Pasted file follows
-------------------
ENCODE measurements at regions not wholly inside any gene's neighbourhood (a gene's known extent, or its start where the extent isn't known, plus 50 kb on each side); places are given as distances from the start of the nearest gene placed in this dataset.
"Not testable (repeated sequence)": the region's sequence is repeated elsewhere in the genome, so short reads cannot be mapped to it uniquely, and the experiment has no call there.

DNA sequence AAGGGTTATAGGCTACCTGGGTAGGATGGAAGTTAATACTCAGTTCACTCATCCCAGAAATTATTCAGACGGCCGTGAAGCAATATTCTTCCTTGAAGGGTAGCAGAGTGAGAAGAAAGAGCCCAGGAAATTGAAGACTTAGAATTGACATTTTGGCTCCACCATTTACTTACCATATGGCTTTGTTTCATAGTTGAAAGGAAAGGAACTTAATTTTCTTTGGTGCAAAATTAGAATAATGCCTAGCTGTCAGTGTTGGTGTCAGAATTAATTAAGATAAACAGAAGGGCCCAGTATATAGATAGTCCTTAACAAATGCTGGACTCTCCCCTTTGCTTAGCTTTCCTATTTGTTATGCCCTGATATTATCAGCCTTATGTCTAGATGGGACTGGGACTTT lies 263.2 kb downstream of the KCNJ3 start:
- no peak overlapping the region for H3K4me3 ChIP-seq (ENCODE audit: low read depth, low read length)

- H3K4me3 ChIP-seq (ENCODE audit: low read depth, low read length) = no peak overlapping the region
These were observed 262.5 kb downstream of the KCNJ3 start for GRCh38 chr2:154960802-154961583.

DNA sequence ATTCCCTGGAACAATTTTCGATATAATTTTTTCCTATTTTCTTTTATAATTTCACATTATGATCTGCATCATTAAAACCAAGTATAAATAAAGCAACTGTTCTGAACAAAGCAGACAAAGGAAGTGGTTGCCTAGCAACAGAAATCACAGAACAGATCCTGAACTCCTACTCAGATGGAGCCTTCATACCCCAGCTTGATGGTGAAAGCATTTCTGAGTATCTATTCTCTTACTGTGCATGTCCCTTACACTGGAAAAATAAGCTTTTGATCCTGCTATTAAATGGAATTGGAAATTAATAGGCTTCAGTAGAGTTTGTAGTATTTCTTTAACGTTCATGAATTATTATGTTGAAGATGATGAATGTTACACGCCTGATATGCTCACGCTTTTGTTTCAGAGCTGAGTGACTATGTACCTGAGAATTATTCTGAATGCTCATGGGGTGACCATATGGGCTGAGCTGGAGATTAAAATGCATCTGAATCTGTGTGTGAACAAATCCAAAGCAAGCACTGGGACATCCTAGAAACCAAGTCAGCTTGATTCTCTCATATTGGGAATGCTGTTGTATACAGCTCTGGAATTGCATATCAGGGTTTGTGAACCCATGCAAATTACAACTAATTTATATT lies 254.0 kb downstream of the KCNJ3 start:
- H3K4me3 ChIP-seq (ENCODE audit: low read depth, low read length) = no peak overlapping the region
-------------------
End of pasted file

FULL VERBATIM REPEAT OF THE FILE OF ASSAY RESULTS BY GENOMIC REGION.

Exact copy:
ENCODE measurements at regions not wholly inside any gene's neighbourhood (a gene's known extent, or its start where the extent isn't known, plus 50 kb on each side); places are given as distances from the start of the nearest gene placed in this dataset.
"Not testable (repeated sequence)": the region's sequence is repeated elsewhere in the genome, so short reads cannot be mapped to it uniquely, and the experiment has no call there.

DNA sequence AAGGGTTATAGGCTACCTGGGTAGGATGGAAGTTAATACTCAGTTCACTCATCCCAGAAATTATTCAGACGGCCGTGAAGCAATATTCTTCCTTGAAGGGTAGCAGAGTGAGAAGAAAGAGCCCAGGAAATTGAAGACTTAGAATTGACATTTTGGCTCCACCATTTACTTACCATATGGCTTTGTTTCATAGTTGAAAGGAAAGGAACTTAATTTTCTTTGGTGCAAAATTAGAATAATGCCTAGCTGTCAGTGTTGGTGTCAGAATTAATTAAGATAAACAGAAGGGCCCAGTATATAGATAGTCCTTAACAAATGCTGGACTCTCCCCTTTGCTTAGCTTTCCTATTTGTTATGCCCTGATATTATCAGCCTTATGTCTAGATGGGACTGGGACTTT lies 263.2 kb downstream of the KCNJ3 start:
- no peak overlapping the region for H3K4me3 ChIP-seq (ENCODE audit: low read depth, low read length)

- H3K4me3 ChIP-seq (ENCODE audit: low read depth, low read length) = no peak overlapping the region
These were observed 262.5 kb downstream of the KCNJ3 start for GRCh38 chr2:154960802-154961583.

DNA sequence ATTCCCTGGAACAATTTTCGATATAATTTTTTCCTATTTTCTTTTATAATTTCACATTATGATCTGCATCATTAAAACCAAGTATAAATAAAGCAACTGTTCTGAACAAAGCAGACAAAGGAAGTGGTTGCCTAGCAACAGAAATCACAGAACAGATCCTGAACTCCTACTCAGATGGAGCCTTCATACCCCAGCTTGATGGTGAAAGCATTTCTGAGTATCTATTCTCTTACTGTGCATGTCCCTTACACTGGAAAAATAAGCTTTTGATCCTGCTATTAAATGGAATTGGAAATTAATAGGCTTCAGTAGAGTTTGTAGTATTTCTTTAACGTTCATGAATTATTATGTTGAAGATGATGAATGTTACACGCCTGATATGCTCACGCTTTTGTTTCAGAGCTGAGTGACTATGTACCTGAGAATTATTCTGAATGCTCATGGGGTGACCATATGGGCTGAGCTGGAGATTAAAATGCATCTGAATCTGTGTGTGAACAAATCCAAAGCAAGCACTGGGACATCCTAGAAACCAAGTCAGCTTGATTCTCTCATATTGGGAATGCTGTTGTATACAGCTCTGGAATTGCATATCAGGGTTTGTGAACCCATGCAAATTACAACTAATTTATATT lies 254.0 kb downstream of the KCNJ3 start:
- H3K4me3 ChIP-seq (ENCODE audit: low read depth, low read length) = no peak overlapping the region